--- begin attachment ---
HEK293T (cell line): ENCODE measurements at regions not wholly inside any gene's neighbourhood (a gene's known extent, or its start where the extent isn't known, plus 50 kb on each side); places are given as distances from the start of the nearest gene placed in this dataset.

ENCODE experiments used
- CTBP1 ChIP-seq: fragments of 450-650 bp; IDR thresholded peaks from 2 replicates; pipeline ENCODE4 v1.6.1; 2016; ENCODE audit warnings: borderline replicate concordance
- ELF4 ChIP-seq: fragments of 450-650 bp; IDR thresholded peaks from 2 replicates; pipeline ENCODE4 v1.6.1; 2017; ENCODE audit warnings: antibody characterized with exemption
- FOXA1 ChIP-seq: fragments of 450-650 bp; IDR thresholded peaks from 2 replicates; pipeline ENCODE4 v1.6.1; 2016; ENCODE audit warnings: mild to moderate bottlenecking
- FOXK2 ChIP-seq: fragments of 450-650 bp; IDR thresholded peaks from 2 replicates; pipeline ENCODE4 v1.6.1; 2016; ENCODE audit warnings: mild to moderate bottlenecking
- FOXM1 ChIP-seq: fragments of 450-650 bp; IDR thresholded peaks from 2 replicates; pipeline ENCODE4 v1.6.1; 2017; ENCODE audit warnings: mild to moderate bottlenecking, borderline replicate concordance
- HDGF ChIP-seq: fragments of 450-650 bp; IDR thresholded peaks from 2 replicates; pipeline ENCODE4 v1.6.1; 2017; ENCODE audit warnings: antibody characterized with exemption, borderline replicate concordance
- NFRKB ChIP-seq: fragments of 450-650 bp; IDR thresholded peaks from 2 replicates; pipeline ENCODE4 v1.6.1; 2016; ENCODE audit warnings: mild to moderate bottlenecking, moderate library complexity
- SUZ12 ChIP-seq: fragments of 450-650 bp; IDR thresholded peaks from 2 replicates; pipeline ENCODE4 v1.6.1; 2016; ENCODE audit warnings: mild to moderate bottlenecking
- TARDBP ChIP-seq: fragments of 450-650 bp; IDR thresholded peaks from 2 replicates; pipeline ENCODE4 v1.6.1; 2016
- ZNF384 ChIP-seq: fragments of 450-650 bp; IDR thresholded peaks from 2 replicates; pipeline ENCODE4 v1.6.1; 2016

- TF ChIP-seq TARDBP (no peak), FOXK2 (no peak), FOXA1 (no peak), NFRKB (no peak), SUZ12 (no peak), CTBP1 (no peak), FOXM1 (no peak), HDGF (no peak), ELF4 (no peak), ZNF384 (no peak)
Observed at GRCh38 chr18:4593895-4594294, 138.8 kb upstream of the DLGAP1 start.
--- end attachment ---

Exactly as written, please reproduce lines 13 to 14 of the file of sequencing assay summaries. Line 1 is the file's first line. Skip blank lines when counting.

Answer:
- TF ChIP-seq TARDBP (no peak), FOXK2 (no peak), FOXA1 (no peak), NFRKB (no peak), SUZ12 (no peak), CTBP1 (no peak), FOXM1 (no peak), HDGF (no peak), ELF4 (no peak), ZNF384 (no peak)
Observed at GRCh38 chr18:4593895-4594294, 138.8 kb upstream of the DLGAP1 start.